China’s passenger-vehicle sales rose 13 percent in March as steeper discounts spurred car demand in the world’s biggest auto market.
Wholesale deliveries of cars, multipurpose and sport-utility vehicles, climbed to 1.59 million units in March, according to the China Association of Automobile Manufacturers. That compared with the median estimate of 1.6 million units by three analysts surveyed by Bloomberg.
Automakers and dealers stepped up incentives to help boost sales in March, according to Xu Yue, executive vice president of China Yongda Automobiles Services Holdings Ltd. Bigger promotions came after average stockpiles climbed at the end of February, according to data from the auto association.
“March is the end of a quarter so there is usually pressure on reducing inventory,” Lin Huaibin, Shanghai-based analyst at researcher IHS Automotive.
Total sales of vehicles, including buses and trucks, rose 11 percent to 2.04 million units last month, the association said.
Automakers including Geely Automobile Holdings Ltd. and BYD Co. said they are optimistic about auto demand this year with the new government leadership in place.
“We are confident” about this year’s growth, Lawrence Ang, executive director at Geely said on March 20 in Hong Kong. “China’s overall economy will be improved from last year with the new government’s stimulus policies” and help spur vehicle demand.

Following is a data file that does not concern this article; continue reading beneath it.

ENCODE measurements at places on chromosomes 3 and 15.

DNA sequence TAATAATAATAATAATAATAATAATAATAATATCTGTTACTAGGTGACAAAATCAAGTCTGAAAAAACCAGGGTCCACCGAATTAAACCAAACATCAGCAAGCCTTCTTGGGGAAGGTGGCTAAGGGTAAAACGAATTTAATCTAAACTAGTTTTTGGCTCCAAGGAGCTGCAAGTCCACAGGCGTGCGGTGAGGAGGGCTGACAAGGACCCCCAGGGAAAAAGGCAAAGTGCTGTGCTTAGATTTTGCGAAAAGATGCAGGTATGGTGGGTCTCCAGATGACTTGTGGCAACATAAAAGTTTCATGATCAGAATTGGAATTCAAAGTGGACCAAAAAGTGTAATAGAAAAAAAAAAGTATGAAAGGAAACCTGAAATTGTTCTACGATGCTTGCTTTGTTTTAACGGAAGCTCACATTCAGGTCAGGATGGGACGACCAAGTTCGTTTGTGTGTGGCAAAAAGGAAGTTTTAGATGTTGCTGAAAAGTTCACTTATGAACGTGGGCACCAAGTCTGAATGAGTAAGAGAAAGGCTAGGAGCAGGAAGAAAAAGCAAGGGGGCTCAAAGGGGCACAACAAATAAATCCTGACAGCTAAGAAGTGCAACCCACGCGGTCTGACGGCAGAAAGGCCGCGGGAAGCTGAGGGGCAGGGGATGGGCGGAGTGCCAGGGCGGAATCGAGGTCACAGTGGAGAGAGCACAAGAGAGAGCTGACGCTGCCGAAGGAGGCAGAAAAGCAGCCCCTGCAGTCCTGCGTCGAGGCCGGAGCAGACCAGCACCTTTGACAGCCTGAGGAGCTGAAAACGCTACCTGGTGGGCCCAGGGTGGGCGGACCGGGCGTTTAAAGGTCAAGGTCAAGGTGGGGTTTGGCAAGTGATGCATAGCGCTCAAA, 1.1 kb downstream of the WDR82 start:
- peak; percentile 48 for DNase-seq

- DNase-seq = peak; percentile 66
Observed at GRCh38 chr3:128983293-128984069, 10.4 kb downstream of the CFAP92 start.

Total vehicle sales in the first quarter rose 13 percent to 5.42 million units, the association said. Auto sales in the quarter gained 17 percent to 4.42 million units.
Commercial vehicles sales also improved by 2.5 percent last month to 449,600 units, along with truck sales going up 3.2 percent to 320,300 deliveries.
GM, the biggest foreign automaker in China, posted a 9.6 percent increase in its deliveries in the first quarter, led by demand for its Buick vehicles and Wuling microvans.
The Detroit-based automaker, vying with Volkswagen AG for the lead among foreign automakers in the world’s largest auto market, won buyers from Japanese brands. A dispute over islands in the East China Sea between Japan and China escalated and triggered a consumer backlash against Toyota Motor Corp., Nissan Motor Co. and Honda Motor Co. All three Japanese carmakers reported a decline in China sales in the first quarter.
China’s average inventory levels at auto dealers climbed to 2.01 months worth of sales as of the end of February, versus 1.1 months in January, according to the dealer association.
Among the more than 1,000 dealers surveyed, 46 percent of them saw vehicles prices falling in March, compared with 6.2 percent of them in February, according to the dealer association.